Oversized cocktail glasses, ranging in capacity from 6 fl oz to cartoonishly large glasses of 12 fl oz and over, have become popular in recent years, driven mainly by the rise in popularity of the Gin & It, Vodka & It, and other similar castrato cocktails mistakenly believed to be martinis.
Admittedly, I agree with Judge Bork that olives belong in salads rather than martinis, but I think Wiki just hit one out of the park here.
Hubbard posted this at 10:50 PM CDT on Friday, March 19th, 2010 as The Right Words
I am affectionately attached to the republican theory. This is the real language of my heart. In candor, [however,] I ought also to add that…I consider its success as yet a problem.
I have so much confidence in the good sense of man, and his qualification for self government…where reason is left free…that I will agree to be stoned as a false prophet if all does not end well in this country.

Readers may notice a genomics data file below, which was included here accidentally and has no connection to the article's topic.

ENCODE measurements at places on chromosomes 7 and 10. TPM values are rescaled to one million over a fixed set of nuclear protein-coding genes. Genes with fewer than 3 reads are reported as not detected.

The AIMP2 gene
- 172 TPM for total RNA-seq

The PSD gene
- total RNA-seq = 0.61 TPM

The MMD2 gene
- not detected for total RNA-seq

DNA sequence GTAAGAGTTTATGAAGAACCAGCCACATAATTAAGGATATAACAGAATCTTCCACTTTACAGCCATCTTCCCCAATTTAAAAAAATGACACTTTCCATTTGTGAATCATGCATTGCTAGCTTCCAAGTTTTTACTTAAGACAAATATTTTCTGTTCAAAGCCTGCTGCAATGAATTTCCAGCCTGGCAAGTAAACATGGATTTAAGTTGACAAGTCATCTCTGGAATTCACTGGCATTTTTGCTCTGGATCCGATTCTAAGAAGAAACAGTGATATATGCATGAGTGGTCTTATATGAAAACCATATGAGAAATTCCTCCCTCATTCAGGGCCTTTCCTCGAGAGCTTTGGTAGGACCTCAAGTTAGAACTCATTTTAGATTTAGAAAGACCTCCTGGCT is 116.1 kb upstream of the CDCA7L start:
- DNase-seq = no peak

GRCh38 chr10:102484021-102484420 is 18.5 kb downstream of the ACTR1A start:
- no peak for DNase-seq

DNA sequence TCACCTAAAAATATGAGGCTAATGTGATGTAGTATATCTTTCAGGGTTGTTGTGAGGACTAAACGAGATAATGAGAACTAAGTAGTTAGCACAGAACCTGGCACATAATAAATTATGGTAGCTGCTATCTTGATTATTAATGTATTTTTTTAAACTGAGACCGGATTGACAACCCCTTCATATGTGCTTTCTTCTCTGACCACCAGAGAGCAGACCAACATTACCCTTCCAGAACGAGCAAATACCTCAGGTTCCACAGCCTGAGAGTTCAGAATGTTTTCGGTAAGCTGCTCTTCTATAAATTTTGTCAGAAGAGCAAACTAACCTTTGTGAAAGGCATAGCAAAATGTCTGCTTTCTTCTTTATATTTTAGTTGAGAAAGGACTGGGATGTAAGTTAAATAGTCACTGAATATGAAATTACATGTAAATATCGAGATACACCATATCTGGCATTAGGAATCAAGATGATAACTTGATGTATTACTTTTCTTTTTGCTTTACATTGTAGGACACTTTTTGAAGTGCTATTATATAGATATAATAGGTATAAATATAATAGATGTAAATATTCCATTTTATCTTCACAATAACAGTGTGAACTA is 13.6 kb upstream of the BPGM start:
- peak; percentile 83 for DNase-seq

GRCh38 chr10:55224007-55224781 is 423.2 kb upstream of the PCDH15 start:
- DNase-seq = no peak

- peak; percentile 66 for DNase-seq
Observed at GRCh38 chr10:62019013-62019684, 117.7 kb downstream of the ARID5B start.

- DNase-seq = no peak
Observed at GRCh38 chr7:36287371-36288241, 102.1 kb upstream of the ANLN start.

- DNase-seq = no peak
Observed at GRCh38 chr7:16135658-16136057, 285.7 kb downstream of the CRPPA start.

* Brookhiser, Richard. Alexander Hamilton: American. The Free Press, 1999. p 108
** Weisberger, Bernard A. America Afire. William Morrow, 2000., p 129
Notre Dame caused a flap when it invited President Obama (who might be more pro-abortion than any other politician in federal office) to speak at graduation. To defend itself, Notre Dame released some talking points, including this:
- We have said from the start, that this invitation does not mean we agree with all positions the President has taken. We do not condone the President’s positions on abortion and embryonic stem cell research. We have crucial differences with him on issues of protecting human life. Fr. Jenkins made that clear.